You are writing your own obituary each dayPublished 12:20am Saturday, March 2, 2013
In 1897, Mark Twain sent the following note to the London correspondent of The New York Journal, “The report of my death is greatly exaggerated.”
I’ve heard it said, “If you get up in the morning and you don’t read your obituary in the newspaper, it’s a good day.” Of course, it is said in jest, but think about it. Each new day is a gift from God. “This is the day the Lord has made,” the Psalmist wrote (118:24).
One morning in 1888, a Swedish chemist named Alfred Nobel, the inventor of dynamite who amassed a fortune from the manufacture of weapons, awoke to read his obituary in the newspaper.
Alfred’s brother had died and a French reporter mistakenly wrote the obituary about the wrong bro-ther. Nobel was not only disturbed by the error, he was shocked to read how his life would be remembered.
“The dynamite king,” as his obituary stated, was also described “as a great industrialist who made an immense wealth from explosives.” As far as the public was concerned, this was the entire purpose of his life.
His true intentions had always been to break down the barriers that separated men and ideas, yet he would only be remembered as a merchant of death. As he read his obituary, Nobel determined the world would know the true meaning and purpose of his life.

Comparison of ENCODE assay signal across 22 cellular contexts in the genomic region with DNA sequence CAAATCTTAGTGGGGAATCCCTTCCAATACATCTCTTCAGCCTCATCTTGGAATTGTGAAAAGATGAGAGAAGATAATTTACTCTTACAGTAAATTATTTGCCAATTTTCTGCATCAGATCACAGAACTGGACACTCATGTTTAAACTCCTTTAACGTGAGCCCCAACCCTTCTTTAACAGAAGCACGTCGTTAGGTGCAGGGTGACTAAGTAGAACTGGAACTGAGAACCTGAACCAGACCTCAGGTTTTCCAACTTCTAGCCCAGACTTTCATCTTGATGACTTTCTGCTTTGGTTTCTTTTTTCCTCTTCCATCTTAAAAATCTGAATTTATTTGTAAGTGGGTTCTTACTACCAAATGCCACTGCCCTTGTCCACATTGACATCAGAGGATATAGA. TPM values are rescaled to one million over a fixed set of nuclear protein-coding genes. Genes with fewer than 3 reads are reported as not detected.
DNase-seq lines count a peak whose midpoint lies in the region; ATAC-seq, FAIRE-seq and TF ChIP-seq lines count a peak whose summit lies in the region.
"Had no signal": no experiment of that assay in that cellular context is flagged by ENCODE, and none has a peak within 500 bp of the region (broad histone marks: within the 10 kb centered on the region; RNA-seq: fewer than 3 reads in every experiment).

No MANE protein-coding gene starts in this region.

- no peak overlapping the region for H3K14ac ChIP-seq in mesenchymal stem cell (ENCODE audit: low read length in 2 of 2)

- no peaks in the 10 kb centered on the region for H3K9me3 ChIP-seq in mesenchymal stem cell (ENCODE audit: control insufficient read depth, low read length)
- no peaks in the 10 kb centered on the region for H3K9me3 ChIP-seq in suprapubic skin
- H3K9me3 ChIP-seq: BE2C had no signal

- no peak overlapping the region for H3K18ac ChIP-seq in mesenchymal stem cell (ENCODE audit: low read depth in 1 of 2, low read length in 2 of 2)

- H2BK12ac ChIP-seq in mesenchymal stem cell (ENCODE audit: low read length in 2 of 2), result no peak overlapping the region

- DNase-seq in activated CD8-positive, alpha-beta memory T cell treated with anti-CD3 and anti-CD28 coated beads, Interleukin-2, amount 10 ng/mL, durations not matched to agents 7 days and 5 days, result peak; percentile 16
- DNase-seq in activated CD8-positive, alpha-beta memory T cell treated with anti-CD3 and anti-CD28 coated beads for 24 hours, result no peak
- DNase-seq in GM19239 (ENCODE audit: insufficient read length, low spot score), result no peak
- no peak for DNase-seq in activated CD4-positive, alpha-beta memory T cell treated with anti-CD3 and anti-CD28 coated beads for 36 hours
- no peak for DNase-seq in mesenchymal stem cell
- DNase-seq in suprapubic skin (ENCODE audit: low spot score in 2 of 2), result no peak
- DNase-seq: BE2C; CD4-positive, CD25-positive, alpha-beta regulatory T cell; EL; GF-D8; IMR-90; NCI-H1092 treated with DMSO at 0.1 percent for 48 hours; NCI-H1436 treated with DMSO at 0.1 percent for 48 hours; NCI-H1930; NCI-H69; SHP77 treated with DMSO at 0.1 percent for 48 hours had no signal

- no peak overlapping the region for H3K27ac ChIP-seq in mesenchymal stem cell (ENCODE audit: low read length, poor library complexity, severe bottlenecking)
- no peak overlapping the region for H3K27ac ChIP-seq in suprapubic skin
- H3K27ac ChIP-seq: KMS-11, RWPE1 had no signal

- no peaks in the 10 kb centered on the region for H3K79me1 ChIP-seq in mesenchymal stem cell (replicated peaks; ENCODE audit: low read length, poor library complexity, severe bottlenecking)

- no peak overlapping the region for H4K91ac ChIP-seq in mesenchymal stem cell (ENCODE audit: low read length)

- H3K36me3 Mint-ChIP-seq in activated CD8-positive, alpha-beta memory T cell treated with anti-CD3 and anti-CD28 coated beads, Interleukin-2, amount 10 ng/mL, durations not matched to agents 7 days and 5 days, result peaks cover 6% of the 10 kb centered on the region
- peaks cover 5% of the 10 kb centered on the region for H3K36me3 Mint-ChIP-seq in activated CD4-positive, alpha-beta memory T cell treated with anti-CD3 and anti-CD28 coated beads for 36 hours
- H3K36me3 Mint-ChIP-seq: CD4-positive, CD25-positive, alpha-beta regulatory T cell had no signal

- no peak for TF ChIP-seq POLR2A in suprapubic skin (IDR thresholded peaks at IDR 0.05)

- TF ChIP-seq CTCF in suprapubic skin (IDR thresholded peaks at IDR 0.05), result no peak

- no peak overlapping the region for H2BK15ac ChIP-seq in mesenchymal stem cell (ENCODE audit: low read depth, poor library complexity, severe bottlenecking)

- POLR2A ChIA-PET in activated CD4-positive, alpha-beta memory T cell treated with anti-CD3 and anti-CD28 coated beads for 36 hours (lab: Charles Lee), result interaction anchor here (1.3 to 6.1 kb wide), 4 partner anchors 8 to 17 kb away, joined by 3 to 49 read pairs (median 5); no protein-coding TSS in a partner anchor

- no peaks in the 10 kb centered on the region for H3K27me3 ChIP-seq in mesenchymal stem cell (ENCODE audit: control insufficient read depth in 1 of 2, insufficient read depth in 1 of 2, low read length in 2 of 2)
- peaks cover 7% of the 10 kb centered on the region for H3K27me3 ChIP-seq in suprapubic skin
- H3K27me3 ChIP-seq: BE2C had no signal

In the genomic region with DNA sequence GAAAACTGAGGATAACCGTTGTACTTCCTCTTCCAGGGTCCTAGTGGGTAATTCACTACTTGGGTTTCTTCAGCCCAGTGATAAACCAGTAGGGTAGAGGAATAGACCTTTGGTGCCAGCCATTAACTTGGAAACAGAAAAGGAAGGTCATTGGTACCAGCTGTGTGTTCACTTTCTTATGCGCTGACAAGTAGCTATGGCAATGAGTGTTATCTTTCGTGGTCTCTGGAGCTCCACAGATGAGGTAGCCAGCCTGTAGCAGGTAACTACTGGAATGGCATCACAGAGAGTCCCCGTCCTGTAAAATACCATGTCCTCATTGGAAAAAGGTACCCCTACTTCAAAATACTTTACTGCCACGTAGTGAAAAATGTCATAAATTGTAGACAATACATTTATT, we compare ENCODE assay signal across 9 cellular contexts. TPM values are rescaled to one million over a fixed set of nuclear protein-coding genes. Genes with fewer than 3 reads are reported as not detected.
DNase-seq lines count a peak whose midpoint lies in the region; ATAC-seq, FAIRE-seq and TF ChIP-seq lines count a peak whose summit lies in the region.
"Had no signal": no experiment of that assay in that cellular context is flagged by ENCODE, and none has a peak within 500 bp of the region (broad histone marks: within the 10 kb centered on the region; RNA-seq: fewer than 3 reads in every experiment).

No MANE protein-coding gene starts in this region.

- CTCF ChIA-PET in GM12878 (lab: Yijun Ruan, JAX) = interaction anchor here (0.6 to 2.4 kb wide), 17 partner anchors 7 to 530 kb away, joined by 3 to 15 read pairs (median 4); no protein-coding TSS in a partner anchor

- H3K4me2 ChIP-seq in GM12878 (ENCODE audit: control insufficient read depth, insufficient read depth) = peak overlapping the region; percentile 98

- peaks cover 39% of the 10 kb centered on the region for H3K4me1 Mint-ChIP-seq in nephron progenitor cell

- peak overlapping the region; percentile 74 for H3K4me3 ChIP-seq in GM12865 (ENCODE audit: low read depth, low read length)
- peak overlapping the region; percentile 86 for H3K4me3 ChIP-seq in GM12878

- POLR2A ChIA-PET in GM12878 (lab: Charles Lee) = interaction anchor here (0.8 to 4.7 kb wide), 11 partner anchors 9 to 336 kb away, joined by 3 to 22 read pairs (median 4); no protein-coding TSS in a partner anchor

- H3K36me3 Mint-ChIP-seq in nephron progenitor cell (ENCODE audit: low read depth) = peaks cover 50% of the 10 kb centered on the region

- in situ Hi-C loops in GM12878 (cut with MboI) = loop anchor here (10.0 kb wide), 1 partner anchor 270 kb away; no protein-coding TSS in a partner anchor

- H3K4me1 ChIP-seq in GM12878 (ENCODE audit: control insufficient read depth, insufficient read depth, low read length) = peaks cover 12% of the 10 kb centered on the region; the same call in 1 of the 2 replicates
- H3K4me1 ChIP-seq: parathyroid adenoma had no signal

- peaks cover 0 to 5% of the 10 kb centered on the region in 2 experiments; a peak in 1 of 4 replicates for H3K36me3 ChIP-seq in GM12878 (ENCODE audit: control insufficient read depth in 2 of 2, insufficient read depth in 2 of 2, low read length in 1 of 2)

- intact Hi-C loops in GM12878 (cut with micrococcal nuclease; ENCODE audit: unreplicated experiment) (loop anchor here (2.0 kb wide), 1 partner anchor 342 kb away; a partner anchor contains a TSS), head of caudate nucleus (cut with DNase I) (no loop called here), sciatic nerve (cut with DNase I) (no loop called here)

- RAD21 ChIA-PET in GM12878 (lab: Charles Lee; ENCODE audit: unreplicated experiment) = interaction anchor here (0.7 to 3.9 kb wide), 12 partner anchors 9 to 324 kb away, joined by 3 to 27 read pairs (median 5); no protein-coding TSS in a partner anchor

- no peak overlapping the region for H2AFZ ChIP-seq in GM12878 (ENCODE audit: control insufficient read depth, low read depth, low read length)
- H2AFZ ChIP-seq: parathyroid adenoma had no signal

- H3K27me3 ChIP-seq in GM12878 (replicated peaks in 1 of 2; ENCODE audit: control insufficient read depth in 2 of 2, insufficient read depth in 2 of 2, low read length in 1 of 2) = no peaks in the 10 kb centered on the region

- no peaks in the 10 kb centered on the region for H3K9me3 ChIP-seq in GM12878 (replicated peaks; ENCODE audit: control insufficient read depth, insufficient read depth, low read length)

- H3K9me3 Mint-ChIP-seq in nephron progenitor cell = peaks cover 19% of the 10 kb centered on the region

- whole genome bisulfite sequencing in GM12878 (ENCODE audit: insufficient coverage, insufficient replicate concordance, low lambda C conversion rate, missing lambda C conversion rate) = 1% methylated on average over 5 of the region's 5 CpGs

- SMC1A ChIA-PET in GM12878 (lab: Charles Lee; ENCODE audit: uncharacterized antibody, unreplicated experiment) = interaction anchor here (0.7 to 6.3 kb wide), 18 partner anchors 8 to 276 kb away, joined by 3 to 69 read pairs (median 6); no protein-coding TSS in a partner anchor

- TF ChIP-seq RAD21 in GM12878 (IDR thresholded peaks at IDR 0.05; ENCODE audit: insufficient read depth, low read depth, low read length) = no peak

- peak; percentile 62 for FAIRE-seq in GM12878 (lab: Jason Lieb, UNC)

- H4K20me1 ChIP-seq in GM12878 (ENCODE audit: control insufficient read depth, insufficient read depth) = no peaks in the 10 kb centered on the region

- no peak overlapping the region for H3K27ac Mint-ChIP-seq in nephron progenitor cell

Nobel decided his last will and testament regarding his wealth would show the world his intentions. He set up a fund of about $9 million, specifying how the interest from the money would be used.
Annual prizes were to be awarded to people whose work had to have benefited humanity. He died in 1896 and the first Nobel prizes were awarded in 1901. A medal and a cash award are given in five categories – physics and chemistry, physiology or medicine, literature, peace and economics.
Every morning we should be thankful to be alive. We have another day of life and breath to make the world a better place in which to live.
Helen Keller once said, “I will not just live my life. I will not just spend my life. I will invest my life.” Or, in the words of theologian Matthew Henry, “It ought to be the business of every day to prepare for our last day.” A minister friend once said, “We live in ever-dying bodies with a never-dying soul.”
There’s a song, written by Don Moen, that’s been on my mind this week because my dad is critically ill. “When it’s all been said and done, there is just one thing that matters. Did I do my best to live for truth? Did I live my life for you?
“When it’s all been said and done, all my treasures will mean nothing. Only what I have done for love’s rewards will stand the test of time…I will always sing your praise here on earth and in heaven after for you’ve joined me at my true home. When it’s all been said and done, you’re my life when life is gone.”
Editor’s note: White’s father died on Thurs., Feb. 28, 2013, after this column was written.
Jan White is an award-winning religion columnist. Her email address is firstname.lastname@example.org.